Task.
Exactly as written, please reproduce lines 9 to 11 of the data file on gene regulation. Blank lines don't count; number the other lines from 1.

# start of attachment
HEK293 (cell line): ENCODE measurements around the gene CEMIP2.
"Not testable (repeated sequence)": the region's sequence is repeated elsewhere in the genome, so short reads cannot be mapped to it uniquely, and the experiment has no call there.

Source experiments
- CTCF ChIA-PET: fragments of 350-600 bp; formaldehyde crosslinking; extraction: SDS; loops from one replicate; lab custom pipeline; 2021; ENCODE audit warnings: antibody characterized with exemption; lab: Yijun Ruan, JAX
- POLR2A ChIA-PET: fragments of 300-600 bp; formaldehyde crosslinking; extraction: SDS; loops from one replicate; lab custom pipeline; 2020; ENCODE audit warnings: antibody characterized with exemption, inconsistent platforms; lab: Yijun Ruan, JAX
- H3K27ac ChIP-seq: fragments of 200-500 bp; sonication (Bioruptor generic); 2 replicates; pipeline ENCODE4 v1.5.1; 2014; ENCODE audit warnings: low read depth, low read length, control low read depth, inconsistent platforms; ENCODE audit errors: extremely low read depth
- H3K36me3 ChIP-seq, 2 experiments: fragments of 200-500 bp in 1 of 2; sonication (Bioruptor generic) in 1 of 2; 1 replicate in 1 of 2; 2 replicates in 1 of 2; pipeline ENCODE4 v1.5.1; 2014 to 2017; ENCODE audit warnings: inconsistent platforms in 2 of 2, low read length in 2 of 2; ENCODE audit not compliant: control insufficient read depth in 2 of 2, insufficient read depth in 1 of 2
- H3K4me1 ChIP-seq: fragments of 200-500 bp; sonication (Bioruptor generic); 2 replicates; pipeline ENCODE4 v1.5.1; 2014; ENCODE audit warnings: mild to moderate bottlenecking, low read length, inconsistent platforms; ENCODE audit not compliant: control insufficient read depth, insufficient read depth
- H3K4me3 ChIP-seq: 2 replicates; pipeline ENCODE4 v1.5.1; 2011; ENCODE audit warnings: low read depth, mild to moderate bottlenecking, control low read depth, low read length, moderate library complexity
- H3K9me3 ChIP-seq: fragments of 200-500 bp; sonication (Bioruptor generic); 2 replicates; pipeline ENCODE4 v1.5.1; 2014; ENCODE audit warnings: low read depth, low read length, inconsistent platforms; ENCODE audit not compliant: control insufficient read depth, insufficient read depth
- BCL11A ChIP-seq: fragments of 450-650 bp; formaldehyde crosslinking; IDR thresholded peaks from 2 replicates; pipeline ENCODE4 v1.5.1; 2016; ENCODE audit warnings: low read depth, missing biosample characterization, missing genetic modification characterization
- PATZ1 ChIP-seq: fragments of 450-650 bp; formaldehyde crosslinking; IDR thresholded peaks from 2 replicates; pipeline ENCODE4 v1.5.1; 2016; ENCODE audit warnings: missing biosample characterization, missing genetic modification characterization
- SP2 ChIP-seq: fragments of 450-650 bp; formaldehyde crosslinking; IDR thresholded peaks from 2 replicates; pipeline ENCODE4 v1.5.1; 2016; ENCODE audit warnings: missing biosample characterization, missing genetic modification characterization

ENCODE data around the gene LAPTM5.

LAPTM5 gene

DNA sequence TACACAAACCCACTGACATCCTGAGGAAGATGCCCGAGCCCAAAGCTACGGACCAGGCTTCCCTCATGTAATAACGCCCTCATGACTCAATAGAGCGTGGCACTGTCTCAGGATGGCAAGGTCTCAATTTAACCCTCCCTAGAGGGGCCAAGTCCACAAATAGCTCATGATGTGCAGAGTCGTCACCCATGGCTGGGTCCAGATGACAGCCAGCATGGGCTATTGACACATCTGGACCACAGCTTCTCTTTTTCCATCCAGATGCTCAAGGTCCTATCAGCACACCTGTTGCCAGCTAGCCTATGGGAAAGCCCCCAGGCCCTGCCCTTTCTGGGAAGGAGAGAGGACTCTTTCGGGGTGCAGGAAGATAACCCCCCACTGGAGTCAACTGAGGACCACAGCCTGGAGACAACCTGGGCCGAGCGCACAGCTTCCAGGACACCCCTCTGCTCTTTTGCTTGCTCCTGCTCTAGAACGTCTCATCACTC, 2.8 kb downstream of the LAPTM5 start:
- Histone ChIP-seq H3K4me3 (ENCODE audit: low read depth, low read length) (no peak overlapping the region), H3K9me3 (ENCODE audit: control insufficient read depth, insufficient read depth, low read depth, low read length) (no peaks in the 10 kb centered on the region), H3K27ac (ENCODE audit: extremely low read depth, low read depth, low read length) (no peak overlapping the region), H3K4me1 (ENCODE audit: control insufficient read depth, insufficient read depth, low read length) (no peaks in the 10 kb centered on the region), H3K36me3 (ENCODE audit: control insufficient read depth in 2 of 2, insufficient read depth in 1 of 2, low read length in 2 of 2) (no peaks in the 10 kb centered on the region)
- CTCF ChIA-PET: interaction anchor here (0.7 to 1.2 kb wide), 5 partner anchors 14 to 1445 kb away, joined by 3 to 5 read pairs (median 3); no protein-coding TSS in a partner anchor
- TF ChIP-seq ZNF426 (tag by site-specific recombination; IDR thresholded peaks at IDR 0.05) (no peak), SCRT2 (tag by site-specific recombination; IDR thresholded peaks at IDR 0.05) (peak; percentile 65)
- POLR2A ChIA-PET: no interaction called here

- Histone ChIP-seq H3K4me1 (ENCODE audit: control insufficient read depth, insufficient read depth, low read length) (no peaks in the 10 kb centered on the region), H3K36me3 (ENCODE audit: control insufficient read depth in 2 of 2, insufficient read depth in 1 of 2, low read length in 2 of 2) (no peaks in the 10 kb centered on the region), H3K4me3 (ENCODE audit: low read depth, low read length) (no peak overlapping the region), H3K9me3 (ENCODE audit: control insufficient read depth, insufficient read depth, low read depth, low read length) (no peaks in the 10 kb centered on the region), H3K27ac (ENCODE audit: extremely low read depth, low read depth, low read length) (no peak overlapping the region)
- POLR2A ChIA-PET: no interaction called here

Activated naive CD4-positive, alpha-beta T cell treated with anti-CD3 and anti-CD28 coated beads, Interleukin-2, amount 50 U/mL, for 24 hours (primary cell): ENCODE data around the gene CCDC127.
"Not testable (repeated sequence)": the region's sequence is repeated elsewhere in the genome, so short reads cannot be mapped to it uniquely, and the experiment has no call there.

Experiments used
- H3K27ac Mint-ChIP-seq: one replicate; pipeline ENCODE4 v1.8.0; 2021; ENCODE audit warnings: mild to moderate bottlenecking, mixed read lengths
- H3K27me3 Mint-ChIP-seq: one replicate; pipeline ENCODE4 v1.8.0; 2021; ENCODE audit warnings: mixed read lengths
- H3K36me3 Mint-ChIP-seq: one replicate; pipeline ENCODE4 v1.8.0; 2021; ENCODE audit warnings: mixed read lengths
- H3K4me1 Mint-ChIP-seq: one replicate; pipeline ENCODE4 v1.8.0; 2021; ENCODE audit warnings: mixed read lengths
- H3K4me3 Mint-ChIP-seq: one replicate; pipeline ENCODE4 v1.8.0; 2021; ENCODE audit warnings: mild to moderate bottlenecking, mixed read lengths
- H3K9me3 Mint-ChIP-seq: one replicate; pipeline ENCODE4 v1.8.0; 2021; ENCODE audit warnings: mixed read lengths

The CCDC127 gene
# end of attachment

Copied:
- H3K4me3 ChIP-seq: 2 replicates; pipeline ENCODE4 v1.5.1; 2011; ENCODE audit warnings: low read depth, mild to moderate bottlenecking, control low read depth, low read length, moderate library complexity
- H3K9me3 ChIP-seq: fragments of 200-500 bp; sonication (Bioruptor generic); 2 replicates; pipeline ENCODE4 v1.5.1; 2014; ENCODE audit warnings: low read depth, low read length, inconsistent platforms; ENCODE audit not compliant: control insufficient read depth, insufficient read depth
- BCL11A ChIP-seq: fragments of 450-650 bp; formaldehyde crosslinking; IDR thresholded peaks from 2 replicates; pipeline ENCODE4 v1.5.1; 2016; ENCODE audit warnings: low read depth, missing biosample characterization, missing genetic modification characterization